“How does it work for taxes? Getting mail? What address do you put down for voter registration, dr offices and so much more! How do you keep/rotate curriculum for the space you have? Laundry, how does it get done? When you need a smaller vehicle do you tow it with you? How do you plan a monthly budget? – maybe an article on this one? Do you take others with you at times? Do you feel safe in all the places you go?” – Mindy T., Facebook.
We love questions about our life on the road, not because we like to talk about ourselves as much as we hope our answers will encourage others to hit the road and make their dream a reality. Or at the very least, show that life can be whatever you want and that you too can take steps to achieve your goal.
So, when our friend Mindy left the above questions on our Facebook page, we jumped at the opportunity to turn her curiously awesome questions into an article, and perhaps start a series of articles that focus on answering all the great questions we receive (so, that’s your cue, Reader, leave us questions here, or on Facebook, and give us material for our next article).
And on that note, let’s do a little Our Wandering Family Q&A.
“How does it work for taxes?”
Taxes work the same way they would work in a sticks and bricks home. We are residents of Illinois, and we file both federal and state taxes using the same process we did prior to moving into Bussie. The only big difference is that we do keep excellent records on all our activities so we can write any education expense off as a homeschool write-off. BUT, we encourage anyoe who wants to do that to keep all receipts and any other records you think may be necessary just in case there are questions.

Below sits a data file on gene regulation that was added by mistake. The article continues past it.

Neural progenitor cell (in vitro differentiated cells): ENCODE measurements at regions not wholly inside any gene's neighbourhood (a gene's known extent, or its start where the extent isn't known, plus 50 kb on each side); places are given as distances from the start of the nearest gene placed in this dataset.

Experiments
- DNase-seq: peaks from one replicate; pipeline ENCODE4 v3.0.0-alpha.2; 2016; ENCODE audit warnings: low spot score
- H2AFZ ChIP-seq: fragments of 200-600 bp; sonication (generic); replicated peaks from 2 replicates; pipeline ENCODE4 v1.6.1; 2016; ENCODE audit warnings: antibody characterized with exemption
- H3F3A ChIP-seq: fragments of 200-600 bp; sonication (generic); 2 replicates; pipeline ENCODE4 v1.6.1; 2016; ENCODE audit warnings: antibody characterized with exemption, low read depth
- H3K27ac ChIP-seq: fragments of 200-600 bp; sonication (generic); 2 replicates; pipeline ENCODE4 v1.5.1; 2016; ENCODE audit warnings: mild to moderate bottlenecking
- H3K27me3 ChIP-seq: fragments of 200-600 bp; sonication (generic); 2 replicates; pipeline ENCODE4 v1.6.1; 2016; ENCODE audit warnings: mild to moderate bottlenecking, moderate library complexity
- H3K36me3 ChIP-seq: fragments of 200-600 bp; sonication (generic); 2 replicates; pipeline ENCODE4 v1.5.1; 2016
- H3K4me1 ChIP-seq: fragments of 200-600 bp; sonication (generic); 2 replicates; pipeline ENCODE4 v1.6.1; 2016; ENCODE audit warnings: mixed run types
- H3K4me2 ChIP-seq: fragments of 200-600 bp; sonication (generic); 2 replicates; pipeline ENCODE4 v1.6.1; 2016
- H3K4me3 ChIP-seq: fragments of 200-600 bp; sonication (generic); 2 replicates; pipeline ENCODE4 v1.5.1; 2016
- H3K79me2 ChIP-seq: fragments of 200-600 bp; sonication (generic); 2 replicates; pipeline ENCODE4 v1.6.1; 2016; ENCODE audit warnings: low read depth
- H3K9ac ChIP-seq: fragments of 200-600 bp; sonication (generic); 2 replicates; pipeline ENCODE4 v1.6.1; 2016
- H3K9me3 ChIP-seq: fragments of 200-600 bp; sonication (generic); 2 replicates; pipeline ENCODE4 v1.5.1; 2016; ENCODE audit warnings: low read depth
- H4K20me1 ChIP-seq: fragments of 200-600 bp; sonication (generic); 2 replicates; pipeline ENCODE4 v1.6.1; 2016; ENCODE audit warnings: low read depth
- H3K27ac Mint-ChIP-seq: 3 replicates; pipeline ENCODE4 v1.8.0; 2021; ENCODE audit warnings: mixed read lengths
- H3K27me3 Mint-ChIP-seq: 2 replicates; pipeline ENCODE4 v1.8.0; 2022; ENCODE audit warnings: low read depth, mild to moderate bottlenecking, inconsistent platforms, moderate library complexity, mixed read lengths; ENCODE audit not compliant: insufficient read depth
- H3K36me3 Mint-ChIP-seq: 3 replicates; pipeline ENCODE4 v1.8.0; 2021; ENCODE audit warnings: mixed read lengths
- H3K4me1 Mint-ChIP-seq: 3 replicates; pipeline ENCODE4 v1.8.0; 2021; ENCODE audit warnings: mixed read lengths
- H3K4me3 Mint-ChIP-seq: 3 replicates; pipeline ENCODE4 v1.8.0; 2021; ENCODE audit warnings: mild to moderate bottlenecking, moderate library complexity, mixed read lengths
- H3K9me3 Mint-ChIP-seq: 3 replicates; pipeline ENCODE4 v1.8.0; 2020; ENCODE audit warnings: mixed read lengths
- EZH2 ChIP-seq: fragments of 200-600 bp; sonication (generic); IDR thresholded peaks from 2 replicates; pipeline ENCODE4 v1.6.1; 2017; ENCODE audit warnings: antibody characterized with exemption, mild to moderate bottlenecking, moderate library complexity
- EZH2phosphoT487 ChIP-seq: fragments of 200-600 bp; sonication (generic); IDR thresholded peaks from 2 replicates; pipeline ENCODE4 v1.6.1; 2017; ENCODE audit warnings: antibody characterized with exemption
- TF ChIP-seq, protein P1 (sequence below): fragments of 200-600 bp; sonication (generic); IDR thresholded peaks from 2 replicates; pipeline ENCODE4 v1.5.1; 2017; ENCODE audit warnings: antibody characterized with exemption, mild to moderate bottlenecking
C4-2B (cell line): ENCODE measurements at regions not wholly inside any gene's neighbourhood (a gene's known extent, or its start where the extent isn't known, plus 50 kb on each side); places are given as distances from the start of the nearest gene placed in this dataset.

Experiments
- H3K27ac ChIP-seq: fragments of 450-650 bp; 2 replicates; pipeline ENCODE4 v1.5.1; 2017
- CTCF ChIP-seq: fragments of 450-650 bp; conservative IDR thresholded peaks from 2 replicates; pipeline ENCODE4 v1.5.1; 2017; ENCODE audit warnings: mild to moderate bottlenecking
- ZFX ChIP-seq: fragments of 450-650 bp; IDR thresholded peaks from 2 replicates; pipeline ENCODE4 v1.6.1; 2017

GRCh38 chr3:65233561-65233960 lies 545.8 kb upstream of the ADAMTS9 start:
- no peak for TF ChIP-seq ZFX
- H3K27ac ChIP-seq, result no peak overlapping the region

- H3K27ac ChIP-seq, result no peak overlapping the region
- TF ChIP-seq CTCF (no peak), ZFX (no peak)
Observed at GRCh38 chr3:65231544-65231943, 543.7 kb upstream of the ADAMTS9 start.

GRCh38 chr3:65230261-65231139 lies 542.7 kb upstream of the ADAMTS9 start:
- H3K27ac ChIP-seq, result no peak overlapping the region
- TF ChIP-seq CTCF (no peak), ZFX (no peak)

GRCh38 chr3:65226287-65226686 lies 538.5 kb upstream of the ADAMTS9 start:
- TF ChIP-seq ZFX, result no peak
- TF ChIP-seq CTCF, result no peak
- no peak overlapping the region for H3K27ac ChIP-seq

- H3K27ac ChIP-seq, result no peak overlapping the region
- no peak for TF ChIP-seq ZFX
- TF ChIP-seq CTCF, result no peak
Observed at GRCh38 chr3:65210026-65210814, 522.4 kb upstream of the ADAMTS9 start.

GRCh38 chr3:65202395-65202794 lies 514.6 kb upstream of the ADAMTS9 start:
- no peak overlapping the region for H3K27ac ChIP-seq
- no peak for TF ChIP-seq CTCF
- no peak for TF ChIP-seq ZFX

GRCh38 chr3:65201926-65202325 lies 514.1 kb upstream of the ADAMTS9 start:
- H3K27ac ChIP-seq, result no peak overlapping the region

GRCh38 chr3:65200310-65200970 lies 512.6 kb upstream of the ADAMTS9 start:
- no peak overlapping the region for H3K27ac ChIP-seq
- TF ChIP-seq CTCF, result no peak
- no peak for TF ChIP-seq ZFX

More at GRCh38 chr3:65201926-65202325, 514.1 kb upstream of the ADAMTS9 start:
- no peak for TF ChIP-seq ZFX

“Getting mail? What address do you put down for voter registration, dr offices and so much more!”
Like many full-time travelers, we use a service called Traveling Mailbox. This service allows us to have an address in a major city of our home state (for us that’s Chicag0), and all our mail is sent to this address, scanned and uploaded for us to view or have forwarded to whatever current location we are visiting. This address is also what we use for voter registration and any forms or organizations that require an address from us. We also get our insurance through the ACA, and this is the address used for our insurance application and all our healthcare and federal/state/local government registration.
“How do you keep/rotate curriculum for the space you have?”
This is an excellent question and one I struggled in the beginning with because we had a LOT of curriculum and supplies and I just didn’t know what to do. The simple answer is this – we don’t keep a lot of curriculum now. We have a magazine holder for each child and a few other items, like art supplies and games, but everything we have in storage we will donate/sell. Why may you ask? Well, as we have embraced this lifestyle, we have also embraced much of the Unschooling philosophy, so our need for curriculum has decreased. I talked a little about this transition in an article last fall entitled “Accidental Unschooling,” and while we still have questions and uncertainty from time to time, we have loved seeing how our kids have flourished in this educational environment.